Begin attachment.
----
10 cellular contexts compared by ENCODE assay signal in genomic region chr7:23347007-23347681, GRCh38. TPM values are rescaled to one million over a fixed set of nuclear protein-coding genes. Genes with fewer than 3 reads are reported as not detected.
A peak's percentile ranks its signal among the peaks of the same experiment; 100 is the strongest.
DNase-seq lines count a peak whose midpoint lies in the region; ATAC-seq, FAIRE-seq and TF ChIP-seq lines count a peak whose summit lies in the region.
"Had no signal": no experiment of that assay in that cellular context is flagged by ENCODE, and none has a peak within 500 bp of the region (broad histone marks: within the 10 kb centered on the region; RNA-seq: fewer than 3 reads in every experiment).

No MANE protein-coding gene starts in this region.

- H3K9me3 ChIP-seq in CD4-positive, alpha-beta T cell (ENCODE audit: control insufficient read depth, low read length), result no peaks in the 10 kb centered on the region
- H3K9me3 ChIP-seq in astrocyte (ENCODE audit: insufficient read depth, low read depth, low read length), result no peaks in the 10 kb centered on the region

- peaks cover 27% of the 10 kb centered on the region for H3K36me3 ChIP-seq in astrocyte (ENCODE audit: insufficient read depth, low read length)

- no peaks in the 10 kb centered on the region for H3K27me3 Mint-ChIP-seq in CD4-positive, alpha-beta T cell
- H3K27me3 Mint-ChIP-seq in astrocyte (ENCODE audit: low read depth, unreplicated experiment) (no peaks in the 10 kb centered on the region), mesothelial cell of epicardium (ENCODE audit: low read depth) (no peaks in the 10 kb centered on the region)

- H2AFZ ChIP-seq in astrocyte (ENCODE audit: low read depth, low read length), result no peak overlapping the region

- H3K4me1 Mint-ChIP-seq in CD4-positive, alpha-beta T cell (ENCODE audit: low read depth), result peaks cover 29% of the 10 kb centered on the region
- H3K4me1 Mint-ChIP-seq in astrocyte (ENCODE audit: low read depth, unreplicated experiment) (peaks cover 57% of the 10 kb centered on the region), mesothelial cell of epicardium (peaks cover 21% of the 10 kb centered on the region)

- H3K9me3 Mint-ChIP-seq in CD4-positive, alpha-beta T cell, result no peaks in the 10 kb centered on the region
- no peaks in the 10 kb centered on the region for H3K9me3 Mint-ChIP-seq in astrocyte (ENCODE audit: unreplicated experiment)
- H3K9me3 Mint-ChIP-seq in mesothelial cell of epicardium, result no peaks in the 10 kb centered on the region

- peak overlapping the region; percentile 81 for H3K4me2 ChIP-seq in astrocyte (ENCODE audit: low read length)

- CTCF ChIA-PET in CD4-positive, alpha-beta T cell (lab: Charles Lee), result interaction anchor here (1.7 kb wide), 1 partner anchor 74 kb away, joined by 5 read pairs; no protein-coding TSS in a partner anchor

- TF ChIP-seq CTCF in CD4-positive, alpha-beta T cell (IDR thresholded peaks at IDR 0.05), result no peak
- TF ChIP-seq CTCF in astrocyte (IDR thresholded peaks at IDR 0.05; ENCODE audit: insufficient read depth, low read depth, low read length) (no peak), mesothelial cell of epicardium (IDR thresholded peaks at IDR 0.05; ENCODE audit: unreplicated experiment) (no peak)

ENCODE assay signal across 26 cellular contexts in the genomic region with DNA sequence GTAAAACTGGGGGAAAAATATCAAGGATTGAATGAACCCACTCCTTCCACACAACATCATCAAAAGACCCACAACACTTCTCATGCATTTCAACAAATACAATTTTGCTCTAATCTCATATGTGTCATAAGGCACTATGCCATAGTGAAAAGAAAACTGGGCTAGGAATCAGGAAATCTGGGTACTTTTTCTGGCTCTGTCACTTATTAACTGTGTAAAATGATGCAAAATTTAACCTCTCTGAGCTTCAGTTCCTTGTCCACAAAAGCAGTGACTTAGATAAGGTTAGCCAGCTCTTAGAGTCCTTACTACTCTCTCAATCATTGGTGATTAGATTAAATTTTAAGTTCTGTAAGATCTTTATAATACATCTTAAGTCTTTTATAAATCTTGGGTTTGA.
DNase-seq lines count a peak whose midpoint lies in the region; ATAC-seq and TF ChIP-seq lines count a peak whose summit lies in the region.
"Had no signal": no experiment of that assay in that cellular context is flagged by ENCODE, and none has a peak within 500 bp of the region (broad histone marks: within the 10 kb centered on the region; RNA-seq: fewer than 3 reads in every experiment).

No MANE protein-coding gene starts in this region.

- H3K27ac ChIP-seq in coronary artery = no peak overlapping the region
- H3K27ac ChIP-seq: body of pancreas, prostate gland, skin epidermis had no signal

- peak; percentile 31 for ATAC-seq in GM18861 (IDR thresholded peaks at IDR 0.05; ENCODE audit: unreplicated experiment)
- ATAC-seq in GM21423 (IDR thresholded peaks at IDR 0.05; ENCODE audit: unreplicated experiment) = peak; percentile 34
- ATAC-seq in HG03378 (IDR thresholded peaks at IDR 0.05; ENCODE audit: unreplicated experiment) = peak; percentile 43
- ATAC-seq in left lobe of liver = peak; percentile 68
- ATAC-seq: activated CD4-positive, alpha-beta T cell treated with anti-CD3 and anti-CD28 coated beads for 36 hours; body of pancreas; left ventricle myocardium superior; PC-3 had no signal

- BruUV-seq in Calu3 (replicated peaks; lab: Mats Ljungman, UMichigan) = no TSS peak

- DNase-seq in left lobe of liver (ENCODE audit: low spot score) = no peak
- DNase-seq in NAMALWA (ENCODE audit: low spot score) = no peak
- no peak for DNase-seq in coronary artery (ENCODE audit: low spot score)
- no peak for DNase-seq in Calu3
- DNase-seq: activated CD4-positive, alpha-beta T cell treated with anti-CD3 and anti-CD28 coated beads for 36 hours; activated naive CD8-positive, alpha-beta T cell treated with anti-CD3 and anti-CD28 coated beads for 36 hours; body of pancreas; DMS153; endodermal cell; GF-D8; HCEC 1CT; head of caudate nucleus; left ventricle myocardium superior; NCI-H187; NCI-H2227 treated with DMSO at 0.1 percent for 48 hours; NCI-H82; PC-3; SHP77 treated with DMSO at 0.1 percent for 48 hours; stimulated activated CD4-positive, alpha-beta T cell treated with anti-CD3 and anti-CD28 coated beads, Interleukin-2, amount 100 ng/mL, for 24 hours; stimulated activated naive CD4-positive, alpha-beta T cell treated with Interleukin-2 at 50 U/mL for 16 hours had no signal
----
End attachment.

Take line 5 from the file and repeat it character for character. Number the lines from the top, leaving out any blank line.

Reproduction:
No MANE protein-coding gene starts in this region.